In the spring I had the pleasure of listening to Liz Berry reading her poems in the characteristic Black Country accent. It was as soothing as listening to birdsong on an early spring morning. Poetry that touches the audience’s heart and connects them with the pure and pristine part of their minds, which is the pinnacle of all great art.
This poem that popped into my mailbox today suited the season (late summer – early autumn) and the weather.
If space and time, as sages say,
Are things which cannot be,
The fly that lives a single day
Has lived as long as we.
But let us live while yet we may,
While love and life are free,
For time is time, and runs away,
Though sages disagree.
The flowers I sent thee when the dew
Was trembling on the vine,
Were withered ere the wild bee flew
To suck the eglantine.
But let us haste to pluck anew
Nor mourn to see them pine,
And though the flowers of love be few
Yet let them be divine.
My night shall be remembered for a star
That outshone all the suns of all men’s days
Last weekend I went to Cambridge again and remembered two writers associated with the place who are very close to my heart. Samuel Butler whose novel The Way of all Flesh soothed my soul like nothing else could when I first read it. And Rupert Brooke, my forever crush and the love of my life.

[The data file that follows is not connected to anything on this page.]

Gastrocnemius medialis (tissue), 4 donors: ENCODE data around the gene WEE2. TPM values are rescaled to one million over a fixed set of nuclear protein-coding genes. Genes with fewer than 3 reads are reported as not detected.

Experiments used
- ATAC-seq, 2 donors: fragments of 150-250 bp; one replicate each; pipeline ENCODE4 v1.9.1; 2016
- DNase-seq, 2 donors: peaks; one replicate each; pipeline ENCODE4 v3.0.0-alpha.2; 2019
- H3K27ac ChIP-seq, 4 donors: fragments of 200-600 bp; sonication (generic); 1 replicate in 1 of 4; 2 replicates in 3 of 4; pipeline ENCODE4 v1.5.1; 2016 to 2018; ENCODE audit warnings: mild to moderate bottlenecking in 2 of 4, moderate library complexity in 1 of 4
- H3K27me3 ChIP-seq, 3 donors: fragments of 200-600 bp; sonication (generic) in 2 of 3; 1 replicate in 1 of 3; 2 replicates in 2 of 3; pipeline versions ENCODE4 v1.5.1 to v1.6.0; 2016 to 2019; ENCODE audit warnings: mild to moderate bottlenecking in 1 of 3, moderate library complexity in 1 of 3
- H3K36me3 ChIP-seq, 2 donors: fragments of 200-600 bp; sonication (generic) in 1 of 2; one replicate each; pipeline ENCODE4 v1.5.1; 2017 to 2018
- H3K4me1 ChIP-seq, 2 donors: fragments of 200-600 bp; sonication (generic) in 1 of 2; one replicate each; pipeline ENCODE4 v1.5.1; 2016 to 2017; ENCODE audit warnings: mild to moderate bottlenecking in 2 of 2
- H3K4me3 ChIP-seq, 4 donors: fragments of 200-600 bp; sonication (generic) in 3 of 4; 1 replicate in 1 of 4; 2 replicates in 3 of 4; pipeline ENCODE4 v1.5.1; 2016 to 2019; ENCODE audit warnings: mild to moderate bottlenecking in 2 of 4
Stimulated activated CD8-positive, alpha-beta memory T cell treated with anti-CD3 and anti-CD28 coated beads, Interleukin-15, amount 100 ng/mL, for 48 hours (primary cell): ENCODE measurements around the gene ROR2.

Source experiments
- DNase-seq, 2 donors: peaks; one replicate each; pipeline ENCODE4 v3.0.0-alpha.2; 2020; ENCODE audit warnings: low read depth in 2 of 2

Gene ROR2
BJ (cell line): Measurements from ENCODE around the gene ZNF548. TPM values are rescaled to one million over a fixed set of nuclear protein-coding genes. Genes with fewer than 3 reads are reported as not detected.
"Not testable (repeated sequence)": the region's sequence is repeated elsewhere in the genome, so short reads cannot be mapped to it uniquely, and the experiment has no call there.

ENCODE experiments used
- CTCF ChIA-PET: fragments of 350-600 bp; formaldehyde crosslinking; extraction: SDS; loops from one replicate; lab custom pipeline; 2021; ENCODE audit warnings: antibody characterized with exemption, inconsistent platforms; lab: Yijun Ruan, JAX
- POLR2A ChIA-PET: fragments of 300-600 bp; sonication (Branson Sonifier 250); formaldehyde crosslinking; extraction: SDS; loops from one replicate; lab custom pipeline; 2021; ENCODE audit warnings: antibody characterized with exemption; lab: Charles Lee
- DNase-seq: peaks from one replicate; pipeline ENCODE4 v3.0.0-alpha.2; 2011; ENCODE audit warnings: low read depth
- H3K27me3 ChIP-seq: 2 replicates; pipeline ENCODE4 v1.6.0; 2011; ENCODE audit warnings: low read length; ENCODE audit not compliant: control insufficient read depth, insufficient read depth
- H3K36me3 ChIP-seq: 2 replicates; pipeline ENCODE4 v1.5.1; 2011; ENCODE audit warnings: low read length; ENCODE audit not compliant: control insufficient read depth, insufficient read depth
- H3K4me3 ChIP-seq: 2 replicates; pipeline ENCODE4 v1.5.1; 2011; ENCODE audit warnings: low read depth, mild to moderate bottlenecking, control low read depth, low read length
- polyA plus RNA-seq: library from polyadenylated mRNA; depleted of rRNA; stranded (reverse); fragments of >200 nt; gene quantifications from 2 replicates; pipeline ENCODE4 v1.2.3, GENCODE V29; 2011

I dreaded turning twenty-eight because I never wanted to be older than Rupert who was lucky in a way to have died young and thus remained forever twenty-seven – his poetry was one of the things that kept me alive during the years of depression. I am not sure anymore if I want to visit his grave at Skyros as I had planned to, once – I would rather remember him as a young man full of life, sitting on the grass beside Byron’s pool, throwing his head back and laughing, reading and writing in the shade of the Old Vicarage. Why did I write ‘remember him’ when I ought to have, when I meant to have written ‘imagined him’? Because Rupert comes across as more alive, more full of life than most people I see around me.